Upside Down – ‘Scars Are Forever’.
For our previous work on the band – Click Here.
Within the context of the global underground music scene, Pop-Punk and its resurgence has moved past its initial explosion and settled into a steady rate of growth better than any economy. This is where the Madrid four-piece Upside Down come as they present their latest release and its contribution to both this and the also rapidly growing Spanish Pop-Punk scene.
Scars Are Forever opens with a soft-dulcet intro reminiscent of Jimmy Eat World before the faint distanced vocals exclaim ‘hope is worth it’ affirming that Pop-Punk is indeed incoming. ‘Don’t Give Up On Hope’ is very much the jagged Pop-Punk influenced Pop-Rock ballad designed to break in an album likely headed for pace and gratuitous melody.
‘Do I Still Miss You’ was the lead single for this debut full-length and as a track balances darker-Pop-Punk angst with a chorus oh-so classic of the 90’s and the genre golden age. ‘Back To Reality’ introduced itself with the staggered intro so classic of the contemporary scene where its all about the verse. But is it? The chorus of this third track is again very classic of the genre, the word classic becoming classic in itself as I am using it quite often to describe Upside Down. Classic me.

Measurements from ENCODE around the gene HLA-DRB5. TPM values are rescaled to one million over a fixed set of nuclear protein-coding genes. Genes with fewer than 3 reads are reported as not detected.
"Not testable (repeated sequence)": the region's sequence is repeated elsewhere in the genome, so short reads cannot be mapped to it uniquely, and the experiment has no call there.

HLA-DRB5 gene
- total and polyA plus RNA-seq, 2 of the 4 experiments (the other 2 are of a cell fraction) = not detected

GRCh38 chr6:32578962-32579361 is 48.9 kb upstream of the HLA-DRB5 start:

‘Good Riddance’ was another track given an early release and actually marks itself as one of the best on the release in its ode to the roots of Pop-Punk with light and fast Skate Punk rhythms. ‘Addicted’ could have been on a mid-2000’s Pop-Punk/Emo-Pop release when rumbling drums and weighted guitars accompanied vocal melodies that seemingly went on indefinitely. ‘Addicted’ breaks up Scars Are Forever really very well before the appropriate titled ‘Gloom’ carries more infectious cathartic melodies.
‘Red Letter Days’ again quite strategically cuts the pace again in another jagged Pop-Rock song in testament to the well-ordered track-list and flow of the release.
‘Self-Destruction’ channels times-past again with another jagged and driven intro. Scars Are Forever is very well produced and clean-cut but in part of the production and the actual music penned by the band themselves carries enough grit in these faster more “traditional” songs that it contrasts with the melodies and slower Pop-Rock-led material.
‘Heaven On Earth’ is very New Found Glory and that’s probably the best compliment I can give within context and in a complete surprise, is followed by the dual-vocal acoustic ballad turned crooning Rock-ballad ‘Sixteen (Cold and Alone)’
Upside Down have really pulled it off. See for yourself.